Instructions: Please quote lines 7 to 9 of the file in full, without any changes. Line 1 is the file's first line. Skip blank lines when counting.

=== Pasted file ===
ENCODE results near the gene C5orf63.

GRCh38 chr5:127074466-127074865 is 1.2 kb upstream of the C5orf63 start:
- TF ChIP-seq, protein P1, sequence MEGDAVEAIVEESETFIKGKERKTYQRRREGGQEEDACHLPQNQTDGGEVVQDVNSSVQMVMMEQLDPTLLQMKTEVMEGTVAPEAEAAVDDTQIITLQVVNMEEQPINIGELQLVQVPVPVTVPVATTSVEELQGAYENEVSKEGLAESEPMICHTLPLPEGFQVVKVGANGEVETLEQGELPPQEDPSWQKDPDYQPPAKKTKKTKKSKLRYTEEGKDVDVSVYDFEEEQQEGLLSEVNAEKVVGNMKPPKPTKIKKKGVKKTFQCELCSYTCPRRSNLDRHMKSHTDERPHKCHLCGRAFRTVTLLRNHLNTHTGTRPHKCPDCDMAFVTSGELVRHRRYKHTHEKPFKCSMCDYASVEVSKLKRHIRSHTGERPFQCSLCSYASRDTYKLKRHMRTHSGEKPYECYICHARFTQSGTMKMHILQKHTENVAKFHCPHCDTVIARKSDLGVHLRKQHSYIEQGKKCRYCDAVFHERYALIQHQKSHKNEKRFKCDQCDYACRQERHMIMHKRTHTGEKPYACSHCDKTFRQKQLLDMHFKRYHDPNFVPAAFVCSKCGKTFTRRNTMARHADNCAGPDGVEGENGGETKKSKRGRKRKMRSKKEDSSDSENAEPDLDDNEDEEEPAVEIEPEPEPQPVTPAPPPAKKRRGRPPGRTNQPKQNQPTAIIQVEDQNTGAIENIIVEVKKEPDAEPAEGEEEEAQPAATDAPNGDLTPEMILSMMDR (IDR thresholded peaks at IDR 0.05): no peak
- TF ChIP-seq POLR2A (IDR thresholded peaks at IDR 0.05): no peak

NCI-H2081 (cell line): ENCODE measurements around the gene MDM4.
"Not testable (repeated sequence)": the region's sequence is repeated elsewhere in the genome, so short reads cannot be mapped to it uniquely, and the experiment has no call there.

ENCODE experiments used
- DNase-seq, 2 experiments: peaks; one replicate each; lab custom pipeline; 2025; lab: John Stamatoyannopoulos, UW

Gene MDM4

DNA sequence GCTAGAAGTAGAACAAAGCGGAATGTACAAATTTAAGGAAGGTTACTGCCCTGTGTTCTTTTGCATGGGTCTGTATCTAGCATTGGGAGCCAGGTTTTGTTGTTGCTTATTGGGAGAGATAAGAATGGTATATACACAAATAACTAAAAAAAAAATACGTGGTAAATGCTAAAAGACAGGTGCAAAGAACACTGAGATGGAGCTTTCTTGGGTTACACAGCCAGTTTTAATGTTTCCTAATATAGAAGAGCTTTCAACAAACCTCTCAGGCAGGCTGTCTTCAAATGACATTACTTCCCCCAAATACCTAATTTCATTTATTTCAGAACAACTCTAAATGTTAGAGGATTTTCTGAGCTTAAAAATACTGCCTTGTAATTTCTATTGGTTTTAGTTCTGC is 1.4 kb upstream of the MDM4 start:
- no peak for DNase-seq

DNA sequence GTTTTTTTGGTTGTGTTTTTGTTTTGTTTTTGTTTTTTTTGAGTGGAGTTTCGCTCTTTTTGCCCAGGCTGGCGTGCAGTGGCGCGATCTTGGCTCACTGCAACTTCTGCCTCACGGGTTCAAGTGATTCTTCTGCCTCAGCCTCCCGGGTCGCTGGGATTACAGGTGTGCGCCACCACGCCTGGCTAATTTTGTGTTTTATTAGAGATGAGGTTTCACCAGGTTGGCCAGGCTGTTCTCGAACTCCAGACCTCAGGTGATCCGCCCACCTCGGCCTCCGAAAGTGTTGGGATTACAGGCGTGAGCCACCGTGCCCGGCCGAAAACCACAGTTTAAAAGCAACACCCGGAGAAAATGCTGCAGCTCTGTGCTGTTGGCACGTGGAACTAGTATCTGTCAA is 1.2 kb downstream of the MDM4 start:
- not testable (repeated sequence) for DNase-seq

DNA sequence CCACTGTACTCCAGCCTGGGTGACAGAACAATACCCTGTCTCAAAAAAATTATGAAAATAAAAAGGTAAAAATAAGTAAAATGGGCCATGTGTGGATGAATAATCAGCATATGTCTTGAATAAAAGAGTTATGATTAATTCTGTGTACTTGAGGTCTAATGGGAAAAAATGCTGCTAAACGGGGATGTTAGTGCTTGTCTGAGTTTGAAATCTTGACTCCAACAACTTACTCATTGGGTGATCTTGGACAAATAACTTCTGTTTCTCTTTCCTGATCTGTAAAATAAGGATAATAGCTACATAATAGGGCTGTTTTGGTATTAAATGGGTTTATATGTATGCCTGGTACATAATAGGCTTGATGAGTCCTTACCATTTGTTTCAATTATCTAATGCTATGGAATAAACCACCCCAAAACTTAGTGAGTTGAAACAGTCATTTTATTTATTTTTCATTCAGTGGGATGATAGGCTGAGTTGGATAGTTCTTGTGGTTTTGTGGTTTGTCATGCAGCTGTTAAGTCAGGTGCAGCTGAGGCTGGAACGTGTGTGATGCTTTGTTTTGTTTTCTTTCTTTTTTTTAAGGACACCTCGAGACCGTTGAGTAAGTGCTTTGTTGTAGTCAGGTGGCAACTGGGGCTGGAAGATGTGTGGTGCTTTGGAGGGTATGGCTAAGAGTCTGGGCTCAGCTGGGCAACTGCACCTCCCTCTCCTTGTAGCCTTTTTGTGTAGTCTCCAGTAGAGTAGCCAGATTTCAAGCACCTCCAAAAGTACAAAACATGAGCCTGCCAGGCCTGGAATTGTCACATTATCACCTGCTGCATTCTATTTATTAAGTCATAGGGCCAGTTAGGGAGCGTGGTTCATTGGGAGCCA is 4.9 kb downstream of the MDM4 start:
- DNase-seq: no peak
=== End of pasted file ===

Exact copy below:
ENCODE experiments used
- DNase-seq, 2 experiments: peaks; one replicate each; lab custom pipeline; 2025; lab: John Stamatoyannopoulos, UW

Gene MDM4